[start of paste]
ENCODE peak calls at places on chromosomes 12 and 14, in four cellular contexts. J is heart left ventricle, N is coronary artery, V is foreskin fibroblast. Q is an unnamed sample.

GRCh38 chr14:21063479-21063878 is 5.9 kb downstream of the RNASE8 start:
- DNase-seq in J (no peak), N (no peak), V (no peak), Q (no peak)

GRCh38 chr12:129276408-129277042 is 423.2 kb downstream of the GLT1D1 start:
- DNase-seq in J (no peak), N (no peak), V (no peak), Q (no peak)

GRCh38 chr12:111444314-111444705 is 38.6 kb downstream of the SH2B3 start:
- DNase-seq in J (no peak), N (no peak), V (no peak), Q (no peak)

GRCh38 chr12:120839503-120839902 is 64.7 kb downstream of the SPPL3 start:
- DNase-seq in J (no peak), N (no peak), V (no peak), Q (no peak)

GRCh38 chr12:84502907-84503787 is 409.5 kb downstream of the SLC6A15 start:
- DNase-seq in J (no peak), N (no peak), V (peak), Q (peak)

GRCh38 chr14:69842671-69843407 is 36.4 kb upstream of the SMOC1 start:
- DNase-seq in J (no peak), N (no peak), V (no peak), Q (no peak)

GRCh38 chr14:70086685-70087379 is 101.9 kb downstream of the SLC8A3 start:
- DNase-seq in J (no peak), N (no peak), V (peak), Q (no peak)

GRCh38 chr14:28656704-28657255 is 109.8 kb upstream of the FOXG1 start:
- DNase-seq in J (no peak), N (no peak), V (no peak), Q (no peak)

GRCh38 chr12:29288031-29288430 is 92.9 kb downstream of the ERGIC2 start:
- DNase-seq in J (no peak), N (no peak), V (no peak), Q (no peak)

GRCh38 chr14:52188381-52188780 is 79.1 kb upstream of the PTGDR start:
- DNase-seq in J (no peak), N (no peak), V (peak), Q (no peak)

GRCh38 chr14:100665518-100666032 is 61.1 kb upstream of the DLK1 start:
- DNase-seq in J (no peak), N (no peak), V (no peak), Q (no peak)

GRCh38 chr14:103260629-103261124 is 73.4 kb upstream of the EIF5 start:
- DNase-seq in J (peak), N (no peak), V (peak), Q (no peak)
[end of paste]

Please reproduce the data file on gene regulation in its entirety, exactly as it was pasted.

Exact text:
ENCODE peak calls at places on chromosomes 12 and 14, in four cellular contexts. J is heart left ventricle, N is coronary artery, V is foreskin fibroblast. Q is an unnamed sample.

GRCh38 chr14:21063479-21063878 is 5.9 kb downstream of the RNASE8 start:
- DNase-seq in J (no peak), N (no peak), V (no peak), Q (no peak)

GRCh38 chr12:129276408-129277042 is 423.2 kb downstream of the GLT1D1 start:
- DNase-seq in J (no peak), N (no peak), V (no peak), Q (no peak)

GRCh38 chr12:111444314-111444705 is 38.6 kb downstream of the SH2B3 start:
- DNase-seq in J (no peak), N (no peak), V (no peak), Q (no peak)

GRCh38 chr12:120839503-120839902 is 64.7 kb downstream of the SPPL3 start:
- DNase-seq in J (no peak), N (no peak), V (no peak), Q (no peak)

GRCh38 chr12:84502907-84503787 is 409.5 kb downstream of the SLC6A15 start:
- DNase-seq in J (no peak), N (no peak), V (peak), Q (peak)

GRCh38 chr14:69842671-69843407 is 36.4 kb upstream of the SMOC1 start:
- DNase-seq in J (no peak), N (no peak), V (no peak), Q (no peak)

GRCh38 chr14:70086685-70087379 is 101.9 kb downstream of the SLC8A3 start:
- DNase-seq in J (no peak), N (no peak), V (peak), Q (no peak)

GRCh38 chr14:28656704-28657255 is 109.8 kb upstream of the FOXG1 start:
- DNase-seq in J (no peak), N (no peak), V (no peak), Q (no peak)

GRCh38 chr12:29288031-29288430 is 92.9 kb downstream of the ERGIC2 start:
- DNase-seq in J (no peak), N (no peak), V (no peak), Q (no peak)

GRCh38 chr14:52188381-52188780 is 79.1 kb upstream of the PTGDR start:
- DNase-seq in J (no peak), N (no peak), V (peak), Q (no peak)

GRCh38 chr14:100665518-100666032 is 61.1 kb upstream of the DLK1 start:
- DNase-seq in J (no peak), N (no peak), V (no peak), Q (no peak)

GRCh38 chr14:103260629-103261124 is 73.4 kb upstream of the EIF5 start:
- DNase-seq in J (peak), N (no peak), V (peak), Q (no peak)